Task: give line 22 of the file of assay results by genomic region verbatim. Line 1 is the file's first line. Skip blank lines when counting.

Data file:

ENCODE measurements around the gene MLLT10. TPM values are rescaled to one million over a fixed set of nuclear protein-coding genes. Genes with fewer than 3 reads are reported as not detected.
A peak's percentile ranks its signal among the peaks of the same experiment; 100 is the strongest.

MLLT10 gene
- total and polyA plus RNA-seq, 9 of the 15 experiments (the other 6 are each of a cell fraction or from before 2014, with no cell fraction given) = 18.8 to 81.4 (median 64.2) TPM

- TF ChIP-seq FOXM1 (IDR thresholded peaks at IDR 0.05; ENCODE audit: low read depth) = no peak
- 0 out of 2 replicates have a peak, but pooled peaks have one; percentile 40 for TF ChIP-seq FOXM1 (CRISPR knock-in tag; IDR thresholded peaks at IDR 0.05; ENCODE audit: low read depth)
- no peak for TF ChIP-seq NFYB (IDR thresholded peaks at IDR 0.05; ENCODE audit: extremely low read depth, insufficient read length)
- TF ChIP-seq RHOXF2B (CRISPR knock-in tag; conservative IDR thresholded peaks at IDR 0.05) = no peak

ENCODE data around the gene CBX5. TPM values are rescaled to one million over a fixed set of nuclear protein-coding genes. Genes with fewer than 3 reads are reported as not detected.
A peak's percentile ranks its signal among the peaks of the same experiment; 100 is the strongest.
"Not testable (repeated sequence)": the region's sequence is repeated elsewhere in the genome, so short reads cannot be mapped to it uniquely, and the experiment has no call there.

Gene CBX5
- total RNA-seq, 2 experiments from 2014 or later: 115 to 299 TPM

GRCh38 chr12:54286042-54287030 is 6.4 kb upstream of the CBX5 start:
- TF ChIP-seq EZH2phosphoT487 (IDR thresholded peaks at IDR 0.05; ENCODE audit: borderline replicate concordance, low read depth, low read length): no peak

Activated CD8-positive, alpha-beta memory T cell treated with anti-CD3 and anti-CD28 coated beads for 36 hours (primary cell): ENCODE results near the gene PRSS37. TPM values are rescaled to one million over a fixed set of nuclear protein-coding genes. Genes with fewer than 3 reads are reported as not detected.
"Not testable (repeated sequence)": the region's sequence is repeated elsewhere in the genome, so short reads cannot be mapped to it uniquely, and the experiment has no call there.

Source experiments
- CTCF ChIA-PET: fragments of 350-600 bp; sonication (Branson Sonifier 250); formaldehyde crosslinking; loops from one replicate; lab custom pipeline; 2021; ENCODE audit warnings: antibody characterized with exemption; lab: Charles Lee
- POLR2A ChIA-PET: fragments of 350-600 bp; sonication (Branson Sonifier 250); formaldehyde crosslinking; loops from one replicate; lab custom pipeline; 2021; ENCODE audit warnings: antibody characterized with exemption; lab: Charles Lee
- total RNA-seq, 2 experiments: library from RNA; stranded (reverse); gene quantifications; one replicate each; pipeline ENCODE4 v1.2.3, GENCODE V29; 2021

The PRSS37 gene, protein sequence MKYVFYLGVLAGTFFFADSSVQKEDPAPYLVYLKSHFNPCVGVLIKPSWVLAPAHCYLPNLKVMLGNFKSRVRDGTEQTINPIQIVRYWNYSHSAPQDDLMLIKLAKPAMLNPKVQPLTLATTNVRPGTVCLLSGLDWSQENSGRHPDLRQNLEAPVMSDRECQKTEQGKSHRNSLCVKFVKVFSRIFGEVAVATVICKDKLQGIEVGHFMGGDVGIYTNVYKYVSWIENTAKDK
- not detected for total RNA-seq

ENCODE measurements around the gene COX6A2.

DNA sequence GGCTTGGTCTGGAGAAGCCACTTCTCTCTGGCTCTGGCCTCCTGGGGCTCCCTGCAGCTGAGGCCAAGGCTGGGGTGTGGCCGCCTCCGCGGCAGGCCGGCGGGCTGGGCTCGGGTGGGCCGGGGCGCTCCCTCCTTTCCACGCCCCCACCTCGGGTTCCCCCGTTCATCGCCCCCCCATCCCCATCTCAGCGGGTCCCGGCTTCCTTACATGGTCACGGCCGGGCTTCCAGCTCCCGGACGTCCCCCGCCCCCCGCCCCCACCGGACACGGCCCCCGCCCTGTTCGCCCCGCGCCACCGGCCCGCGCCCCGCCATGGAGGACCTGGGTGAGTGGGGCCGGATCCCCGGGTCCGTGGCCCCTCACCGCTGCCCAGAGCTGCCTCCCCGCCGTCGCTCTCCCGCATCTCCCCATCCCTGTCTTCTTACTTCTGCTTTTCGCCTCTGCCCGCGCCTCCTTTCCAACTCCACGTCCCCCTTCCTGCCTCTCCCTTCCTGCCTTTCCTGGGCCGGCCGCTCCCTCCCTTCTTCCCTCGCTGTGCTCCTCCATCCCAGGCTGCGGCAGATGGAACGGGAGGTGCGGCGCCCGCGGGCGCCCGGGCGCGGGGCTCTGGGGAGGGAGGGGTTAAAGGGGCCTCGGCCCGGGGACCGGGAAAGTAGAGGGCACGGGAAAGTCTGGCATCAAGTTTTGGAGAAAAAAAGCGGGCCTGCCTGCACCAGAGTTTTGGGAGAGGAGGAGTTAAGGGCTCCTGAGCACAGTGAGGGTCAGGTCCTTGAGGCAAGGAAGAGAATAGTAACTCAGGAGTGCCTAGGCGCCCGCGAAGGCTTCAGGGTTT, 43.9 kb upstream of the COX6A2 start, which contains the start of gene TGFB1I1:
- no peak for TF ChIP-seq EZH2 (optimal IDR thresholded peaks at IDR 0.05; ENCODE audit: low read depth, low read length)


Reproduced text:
The PRSS37 gene, protein sequence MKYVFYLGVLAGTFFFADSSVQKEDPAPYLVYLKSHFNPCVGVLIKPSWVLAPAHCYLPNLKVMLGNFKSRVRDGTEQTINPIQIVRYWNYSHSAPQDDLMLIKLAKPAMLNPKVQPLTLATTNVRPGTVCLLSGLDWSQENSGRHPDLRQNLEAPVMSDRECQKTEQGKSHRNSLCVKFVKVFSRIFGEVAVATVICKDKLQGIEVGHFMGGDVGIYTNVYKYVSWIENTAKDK